In 1993 Vincent Foster, a friend and former law partner of Hillary’s, killed himself. Soon after rumors began to spread that she had hired a contract killer to take him out because he “knew too much” about the Clintons. Like Whitewater, it was all crazy paranoid thinking and nothing came of it. But, like Whitewater, it hasn’t died. Google “Vincent Foster” and the conspiracy sites will pop up with 2016 dates.

When Bill won the presidency he let it be known that he considered Hillary an unofficial “co-president.” She quickly took positions of authority not seen since Eleanor Roosevelt, specifically heading up the health care initiative. The response from her critics was predictable. It showed, once again, that she was just another uppity woman who didn’t know her place. Rejoicing and laughter rippled along the right flank of Congress when her efforts fell short.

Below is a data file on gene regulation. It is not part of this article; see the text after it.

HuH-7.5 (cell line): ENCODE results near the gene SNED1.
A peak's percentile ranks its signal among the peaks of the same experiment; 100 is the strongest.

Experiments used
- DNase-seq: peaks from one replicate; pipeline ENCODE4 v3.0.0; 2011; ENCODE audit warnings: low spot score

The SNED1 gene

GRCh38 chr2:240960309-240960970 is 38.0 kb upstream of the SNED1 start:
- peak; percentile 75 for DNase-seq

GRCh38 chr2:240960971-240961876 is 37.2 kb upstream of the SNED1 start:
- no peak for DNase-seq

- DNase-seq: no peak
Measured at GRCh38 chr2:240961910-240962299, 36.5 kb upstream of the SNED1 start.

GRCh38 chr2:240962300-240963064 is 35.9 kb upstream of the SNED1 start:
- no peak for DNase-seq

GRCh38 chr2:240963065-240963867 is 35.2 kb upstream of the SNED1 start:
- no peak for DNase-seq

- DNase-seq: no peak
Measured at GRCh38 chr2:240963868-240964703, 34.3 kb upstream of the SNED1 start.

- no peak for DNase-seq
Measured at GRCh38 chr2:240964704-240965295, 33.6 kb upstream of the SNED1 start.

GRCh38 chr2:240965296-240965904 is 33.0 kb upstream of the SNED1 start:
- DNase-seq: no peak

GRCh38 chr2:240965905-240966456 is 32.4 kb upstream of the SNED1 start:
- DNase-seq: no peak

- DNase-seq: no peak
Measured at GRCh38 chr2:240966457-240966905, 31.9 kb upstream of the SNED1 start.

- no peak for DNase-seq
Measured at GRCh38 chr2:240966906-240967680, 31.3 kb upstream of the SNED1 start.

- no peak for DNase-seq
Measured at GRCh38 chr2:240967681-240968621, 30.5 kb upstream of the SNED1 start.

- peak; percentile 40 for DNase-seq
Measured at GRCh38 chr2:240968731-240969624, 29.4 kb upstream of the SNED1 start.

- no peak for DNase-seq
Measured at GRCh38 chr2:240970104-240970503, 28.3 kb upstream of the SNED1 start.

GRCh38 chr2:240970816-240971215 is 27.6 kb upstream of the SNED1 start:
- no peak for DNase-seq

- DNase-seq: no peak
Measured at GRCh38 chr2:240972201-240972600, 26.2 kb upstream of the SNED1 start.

When Bubba got caught up in the Monica mess Hillary got hammered yet again. Some opined that the reason Bill wandered was she wasn’t doing her “wifely duties” and he had to get his blow jobs elsewhere. And since Bill’s past peccadilloes with Jennifer Flowers were also fodder for the tabloids, the word was that it all just showed how useless Hillary was as a wife.

Oddly, those with a more feminist bent also complained she showed weakness by staying with him, arguing that a truly strong woman would have left and filed for divorce.

When she ran for the Senate from New York she was called a carpetbagger for having only moved recently to the state. She was vilified in the press — far more than a real carpetbagger like Scott Brown who, after losing his seat in Massachusetts, ran (and lost again) in New Hampshire.

By now the scene was set. Nothing she did would or could be right. Every slip was magnified. If she voted for the Iraq invasion (along with 208 other Democrats) she was forever labeled a warmonger. Her repeated apology for casting this misguided vote has made no difference — earlier this week Bernie hit her with it again. Others maintain that her admission of error is phony and that she’s just trying to curry favor with the anti-war crowd and still others say that it shows she has no principles and is a flip-flopper.